What little information a company's public relations department might share with employees was provided only at the request/direction of the personnel department and was usually closely supervised. For instance, companies that had an "employee newsletter," would invariably require that each issue be reviewed and approved by a "censor" in the personnel department before being printed and distributed to employees. Nor would public relations make any effort to inform employees of news affecting them or the organization unless personnel specifically requested it. Then, they might, for instance, produce a brochure to explain a new employee benefits program or some other policy change.
Staff members working in both personnel and public relations were quite content with this division of responsibilities for many, many years. It wasn't until the 1970s that changes bubbling up from beneath the surface in both disciplines began to manifest themselves.
The 1970s and `80s transformed organizational life in the U.S. and around the world.
Details of the philosophical and practical changes that swept through personnel are beyond the scope of this article, but the key point is that personnel began reinventing itself as "human resources." In some organizations this was nothing more than a cosmetic name change. In others it meant major shifts in policies and greater emphasis on making the workplace more personally satisfying for employees.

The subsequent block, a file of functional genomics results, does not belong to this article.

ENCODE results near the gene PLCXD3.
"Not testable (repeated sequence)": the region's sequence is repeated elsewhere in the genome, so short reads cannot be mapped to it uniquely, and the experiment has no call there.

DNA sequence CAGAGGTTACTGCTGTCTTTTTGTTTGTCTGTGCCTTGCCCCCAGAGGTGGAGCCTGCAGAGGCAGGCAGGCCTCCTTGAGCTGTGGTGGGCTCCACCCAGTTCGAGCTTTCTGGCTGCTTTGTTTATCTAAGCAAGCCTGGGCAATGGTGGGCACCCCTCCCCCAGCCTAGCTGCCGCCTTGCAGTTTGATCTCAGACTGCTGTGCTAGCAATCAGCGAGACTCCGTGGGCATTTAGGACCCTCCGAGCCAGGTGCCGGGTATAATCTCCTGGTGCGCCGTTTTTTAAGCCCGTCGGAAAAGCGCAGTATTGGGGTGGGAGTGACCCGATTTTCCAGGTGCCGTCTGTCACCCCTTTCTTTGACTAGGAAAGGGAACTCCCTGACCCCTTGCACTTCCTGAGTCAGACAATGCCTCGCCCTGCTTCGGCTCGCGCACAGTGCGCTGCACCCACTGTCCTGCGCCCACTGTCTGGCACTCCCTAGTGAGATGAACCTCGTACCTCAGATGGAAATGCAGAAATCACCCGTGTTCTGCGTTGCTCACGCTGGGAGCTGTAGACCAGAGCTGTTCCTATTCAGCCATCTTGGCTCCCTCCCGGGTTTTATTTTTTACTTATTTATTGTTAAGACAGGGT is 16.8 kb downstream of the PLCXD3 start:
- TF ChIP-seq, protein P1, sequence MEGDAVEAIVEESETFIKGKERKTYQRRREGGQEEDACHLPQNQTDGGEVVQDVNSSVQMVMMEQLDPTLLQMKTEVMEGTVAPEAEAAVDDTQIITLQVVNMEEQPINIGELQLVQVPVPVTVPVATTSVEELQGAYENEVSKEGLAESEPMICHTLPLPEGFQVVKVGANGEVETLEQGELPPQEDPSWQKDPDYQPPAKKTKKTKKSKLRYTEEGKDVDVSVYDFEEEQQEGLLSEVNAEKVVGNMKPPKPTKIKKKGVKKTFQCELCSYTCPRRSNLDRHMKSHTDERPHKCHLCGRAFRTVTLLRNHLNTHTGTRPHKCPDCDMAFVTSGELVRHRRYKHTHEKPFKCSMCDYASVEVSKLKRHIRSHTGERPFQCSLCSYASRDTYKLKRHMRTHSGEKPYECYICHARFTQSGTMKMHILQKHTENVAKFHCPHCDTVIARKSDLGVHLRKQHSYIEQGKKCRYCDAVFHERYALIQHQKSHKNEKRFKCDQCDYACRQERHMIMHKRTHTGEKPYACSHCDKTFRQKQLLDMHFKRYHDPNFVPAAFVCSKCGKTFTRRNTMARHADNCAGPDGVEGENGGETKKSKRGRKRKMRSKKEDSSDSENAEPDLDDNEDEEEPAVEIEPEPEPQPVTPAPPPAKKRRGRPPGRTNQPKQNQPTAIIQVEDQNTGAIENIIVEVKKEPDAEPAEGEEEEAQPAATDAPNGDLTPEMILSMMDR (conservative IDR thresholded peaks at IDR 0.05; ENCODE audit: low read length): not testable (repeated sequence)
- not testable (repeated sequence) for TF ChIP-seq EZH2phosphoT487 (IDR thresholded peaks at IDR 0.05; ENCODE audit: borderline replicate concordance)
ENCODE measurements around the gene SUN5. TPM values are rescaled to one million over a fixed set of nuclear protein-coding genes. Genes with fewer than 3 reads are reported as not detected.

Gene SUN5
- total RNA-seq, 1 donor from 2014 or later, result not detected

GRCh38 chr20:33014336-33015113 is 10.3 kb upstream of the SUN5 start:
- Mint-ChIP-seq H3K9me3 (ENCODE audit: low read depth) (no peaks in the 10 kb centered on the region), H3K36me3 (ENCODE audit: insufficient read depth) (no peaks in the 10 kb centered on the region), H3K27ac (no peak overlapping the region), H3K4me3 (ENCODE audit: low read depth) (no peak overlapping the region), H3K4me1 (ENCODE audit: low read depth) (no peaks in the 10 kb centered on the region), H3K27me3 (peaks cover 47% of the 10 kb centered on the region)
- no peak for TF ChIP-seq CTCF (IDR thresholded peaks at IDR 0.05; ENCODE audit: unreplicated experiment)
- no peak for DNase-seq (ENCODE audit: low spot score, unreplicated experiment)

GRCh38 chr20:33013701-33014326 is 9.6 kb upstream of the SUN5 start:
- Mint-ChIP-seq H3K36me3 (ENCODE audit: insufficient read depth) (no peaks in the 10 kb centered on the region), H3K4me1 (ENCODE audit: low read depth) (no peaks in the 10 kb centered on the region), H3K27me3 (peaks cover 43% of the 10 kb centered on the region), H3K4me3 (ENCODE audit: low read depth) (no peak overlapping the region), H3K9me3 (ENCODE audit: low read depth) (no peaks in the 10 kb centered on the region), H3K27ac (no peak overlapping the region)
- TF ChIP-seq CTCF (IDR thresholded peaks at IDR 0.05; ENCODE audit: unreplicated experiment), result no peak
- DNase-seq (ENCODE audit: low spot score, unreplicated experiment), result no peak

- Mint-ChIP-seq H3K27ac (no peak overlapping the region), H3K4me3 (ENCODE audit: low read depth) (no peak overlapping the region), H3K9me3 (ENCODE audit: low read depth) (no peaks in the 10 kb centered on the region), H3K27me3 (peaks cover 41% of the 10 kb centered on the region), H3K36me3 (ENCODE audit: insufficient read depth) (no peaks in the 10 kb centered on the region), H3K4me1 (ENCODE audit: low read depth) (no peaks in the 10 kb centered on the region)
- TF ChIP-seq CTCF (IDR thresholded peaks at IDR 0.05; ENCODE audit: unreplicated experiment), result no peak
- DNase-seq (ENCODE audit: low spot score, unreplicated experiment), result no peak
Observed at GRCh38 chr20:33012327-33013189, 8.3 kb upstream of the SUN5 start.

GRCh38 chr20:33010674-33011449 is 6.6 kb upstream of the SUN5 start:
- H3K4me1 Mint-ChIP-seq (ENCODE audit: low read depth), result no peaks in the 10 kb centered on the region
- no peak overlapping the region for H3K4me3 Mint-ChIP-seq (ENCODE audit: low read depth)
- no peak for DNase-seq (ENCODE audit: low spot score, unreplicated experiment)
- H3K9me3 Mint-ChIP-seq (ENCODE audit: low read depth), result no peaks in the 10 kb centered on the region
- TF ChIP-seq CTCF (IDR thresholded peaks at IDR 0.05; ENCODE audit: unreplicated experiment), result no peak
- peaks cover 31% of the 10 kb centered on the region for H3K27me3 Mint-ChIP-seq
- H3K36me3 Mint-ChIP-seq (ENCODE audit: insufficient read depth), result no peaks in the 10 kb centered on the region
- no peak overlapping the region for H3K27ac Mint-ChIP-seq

At the same time, public relations was moving into its third phase of development and placing much greater emphasis on building relationships. This included more broadly interpreting its concept of "publics" and treating employees and volunteers as valuable publics who should be an integral part of an organization's public relations efforts.
For some practitioners in both fields, these changes led to more interdisciplinary cooperation than there had been in the past. For others who felt challenged by the changes, they led to increased rivalry and tensions between the two departments.
Nevertheless, in less than a decade, with the cooperation or acquiescence of personnel/human resources professionals -- or, in spite of their objections -- public relations professionals, acting proactively and without waiting for approval, began actively focusing on and relating to employees. Today, public relations practitioners almost universally regard employees as one of the three most important publics an organization has.